I guess I've always felt it's psychologically more relieving and 'easier' to throw your problems or very self onto a label - whether that label be an mbti type, something like ADHD, or an adjective descriptor of yourself, like 'scatterbrained'. All labels might be true, such as they are, but the danger, and inclination, is to throw more weight onto them than truly necessary, and to start using that label as an excuse, a crutch, or some sort of get-out-of-jail-free pass to prevent yourself from reaching beyond the label or doing something that opposes the label. Or you might start seeing yourself as JUST that, so you effectively box yourself into something you've mentally created/accepted about yourself, and see yourself as incapable of anything else.
Doesn't matter the label/grouping -- as others have already said, it's something that is human - going back into history, and across cultures. The groupings just differ between cultures, but the commonality would be that there's an expectation of sorts for people not to push too far out of their label - to act out the label, perhaps. (haven't put too much thought into this, so might have to revise some of these thoughts later)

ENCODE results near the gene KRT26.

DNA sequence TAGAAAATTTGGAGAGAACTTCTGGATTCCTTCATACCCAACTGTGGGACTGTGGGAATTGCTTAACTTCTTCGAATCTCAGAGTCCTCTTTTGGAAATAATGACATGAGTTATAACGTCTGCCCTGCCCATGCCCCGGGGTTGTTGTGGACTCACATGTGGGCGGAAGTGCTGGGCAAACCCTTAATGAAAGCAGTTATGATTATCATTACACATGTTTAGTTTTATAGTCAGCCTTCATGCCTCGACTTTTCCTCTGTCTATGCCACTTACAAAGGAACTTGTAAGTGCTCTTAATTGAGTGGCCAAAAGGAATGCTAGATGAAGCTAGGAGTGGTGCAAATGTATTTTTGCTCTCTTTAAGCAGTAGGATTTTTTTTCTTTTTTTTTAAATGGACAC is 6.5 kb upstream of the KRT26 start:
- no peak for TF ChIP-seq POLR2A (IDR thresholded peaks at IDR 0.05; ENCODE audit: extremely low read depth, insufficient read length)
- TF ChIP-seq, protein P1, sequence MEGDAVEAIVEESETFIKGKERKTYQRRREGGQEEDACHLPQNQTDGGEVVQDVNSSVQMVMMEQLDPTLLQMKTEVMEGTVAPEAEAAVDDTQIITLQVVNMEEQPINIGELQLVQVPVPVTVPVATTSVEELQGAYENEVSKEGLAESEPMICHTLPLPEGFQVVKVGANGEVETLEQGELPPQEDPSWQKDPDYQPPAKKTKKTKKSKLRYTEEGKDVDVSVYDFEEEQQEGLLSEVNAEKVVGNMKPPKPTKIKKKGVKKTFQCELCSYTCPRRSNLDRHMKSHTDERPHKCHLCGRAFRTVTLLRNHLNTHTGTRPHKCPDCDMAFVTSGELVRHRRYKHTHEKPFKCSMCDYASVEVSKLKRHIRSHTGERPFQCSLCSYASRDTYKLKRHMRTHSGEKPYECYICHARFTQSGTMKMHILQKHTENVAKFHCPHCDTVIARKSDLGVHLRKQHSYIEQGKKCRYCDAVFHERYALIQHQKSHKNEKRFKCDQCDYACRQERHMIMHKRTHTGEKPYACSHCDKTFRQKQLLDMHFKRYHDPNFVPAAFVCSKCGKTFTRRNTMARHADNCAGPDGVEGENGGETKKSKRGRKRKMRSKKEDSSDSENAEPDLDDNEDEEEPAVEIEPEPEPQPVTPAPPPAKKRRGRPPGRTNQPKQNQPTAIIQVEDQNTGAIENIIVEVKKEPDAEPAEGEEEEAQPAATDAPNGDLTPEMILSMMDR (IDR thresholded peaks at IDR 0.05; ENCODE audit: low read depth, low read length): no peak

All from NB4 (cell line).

I don't know that it's tied to our culture specifically, as Ivy could probably dig up quotes from centuries ago saying the same, but I've also noticed with the onset of the ADHD phenomena (past 10-15 yrs?) and other 'disorders' really coming out into the open, that it also lifts ones own accountability for ones actions, to a degree, if you have a disorder. That might be part of the 'cool' aspect of ADHD. "Hey! I have ADHD! That's why I'm such a troublemaker/etc/etc/insert noun/adjective, but since I can't help what I'm doing, I can't/shouldn't really be punished for it. You need to account for me in a different light." Might foster that sort of attitude, but I'm certainly not trying to say everyone feels/reacts this way, or that people don't in fact need to be addressed on an individual basis, and am not trying to put down anyone who does struggle with something like this. It's just easy to abuse it - whether on an individual level, or a cultural level.
Edit: To put a more positive spin on it -- people ultimately want to feel less alone, so they tend to reach and build towards commonalities with others.